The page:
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National Policy

Rural mental health

If you or someone you know is experiencing depression, refer to the information below or visit www.depression.org.nz.

Depression is an increasing issue for rural communities. The latest data released by the Ministry of Health shows there is a significantly higher rate of suicide in rural areas than in urban areas.

The most recent suicide rate for people living in rural areas is 16 per 100,000 people compared to 11.2 for every 100,000 people living in urban areas.

With mounting compliance costs, increasing local and central government demands, weather events, coupled with the reduced forecasted lamb and milk pay-outs, along with the normal stresses and strains of life, things are only going to get harder for rural communities.

Read their stories.

Getting thru depression (Seven Sharp)

For other Federated Farmers videos, click here

Federated Farmers is working alongside a number of other organisations such as the Dairy Women's Network, DairyNZ, Rural Women New Zealand, Ministry of Health, New Zealand Institute of Rural HealthAgResearch, Vodafone, Beef and Lamb, Farmsafe and PrimaryITO to make rural mental health and wellbeing a priority.

The Federation has produced a wallet sized card with a list of services farmers and their families can contact and look up when they are under mental pressure.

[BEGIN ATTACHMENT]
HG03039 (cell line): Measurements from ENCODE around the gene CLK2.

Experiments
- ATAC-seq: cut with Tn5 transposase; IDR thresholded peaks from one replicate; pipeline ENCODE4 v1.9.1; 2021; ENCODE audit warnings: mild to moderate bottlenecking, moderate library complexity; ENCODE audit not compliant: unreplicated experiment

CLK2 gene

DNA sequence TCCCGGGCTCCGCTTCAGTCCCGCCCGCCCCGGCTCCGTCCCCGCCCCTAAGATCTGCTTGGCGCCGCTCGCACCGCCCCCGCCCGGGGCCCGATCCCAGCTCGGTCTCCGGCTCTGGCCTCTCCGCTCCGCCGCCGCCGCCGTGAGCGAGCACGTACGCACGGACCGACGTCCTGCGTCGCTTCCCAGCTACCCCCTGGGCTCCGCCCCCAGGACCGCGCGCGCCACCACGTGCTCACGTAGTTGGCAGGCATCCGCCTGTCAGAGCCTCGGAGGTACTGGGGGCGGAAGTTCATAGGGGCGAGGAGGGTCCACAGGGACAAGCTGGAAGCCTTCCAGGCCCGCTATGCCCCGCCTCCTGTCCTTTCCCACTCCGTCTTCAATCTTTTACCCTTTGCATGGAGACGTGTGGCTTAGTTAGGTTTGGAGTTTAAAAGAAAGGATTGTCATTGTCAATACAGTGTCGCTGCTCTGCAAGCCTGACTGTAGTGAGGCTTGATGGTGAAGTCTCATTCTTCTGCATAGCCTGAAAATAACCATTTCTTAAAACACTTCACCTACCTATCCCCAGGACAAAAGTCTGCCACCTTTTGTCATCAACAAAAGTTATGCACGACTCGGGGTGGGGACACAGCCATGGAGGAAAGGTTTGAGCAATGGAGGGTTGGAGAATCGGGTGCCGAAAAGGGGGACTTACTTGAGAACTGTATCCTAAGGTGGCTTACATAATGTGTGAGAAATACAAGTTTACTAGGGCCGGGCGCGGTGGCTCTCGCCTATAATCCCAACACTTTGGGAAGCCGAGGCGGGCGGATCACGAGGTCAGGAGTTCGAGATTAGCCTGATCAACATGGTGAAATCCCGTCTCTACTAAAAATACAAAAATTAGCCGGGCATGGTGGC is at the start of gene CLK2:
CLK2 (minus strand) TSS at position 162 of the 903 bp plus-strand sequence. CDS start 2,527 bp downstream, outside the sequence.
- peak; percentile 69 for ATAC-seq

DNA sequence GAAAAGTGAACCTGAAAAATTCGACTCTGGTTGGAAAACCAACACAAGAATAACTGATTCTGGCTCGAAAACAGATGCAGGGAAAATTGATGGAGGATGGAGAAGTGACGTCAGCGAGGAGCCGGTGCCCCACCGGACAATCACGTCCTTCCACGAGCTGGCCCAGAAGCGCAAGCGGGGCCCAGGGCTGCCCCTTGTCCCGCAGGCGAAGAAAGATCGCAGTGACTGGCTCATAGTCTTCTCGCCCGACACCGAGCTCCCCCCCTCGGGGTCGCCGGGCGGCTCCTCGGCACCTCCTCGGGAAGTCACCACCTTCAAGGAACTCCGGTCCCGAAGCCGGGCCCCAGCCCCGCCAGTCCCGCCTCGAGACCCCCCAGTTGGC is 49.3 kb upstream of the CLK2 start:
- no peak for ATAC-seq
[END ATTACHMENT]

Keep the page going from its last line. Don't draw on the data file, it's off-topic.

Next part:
This initiative is proudly supported by:

            

If you are interested in sharing your story contact Federated Farmers Policy Advisor Kara Lok: klok@fedfarm.org.nz  

 

There is a way through

 There are a number of free confidential services to help people experiencing depression:

Depression helpline 0800 111 757 Samaritans 0800 726 666
Lifeline 0800 543 354 Rural Support Trusts 0800 787 254

 

 

 In an emergency do not hesitate to call 111

 Alternately you can also talk to your local GP or nurse and they can advise you what to do. To find a medical centre near you visit the yellow pages and type in the area you live in and click find.

The facts

The following suicide statistics from 2008-2010 have been provided to Federated Farmers by the Ministry of Health.

2008

In 2008 there were 16.2 deaths per 100,000 people living in rural areas compared to 11.1 deaths per 100,000 people residing in urban areas.

2009

In 2009 there were 12.8 deaths per 100,000 people living in rural areas compared to 11.2 deaths per 100,000 people residing in urban areas.
 

2010

In 2010 there were 16.0 deaths per 100,000 people living in rural areas compared to 11.1 deaths per 100,000 people residing in urban areas. Please note the 2010 data has been updated so is no longer the same as the provisional information published in suicide facts.  

2011

In 2011, there was a higher rate of suicide in rural areas compared with the rate of suicide in urban areas - 12.5 deaths per 100,000 population in rural areas compared with 10.6 deaths per 100,000 population in urban areas.

Am I experiencing depression?

There is no simple answer to why people experience depression. However there are some risk factors that we know about: Family History, lifestyle and events.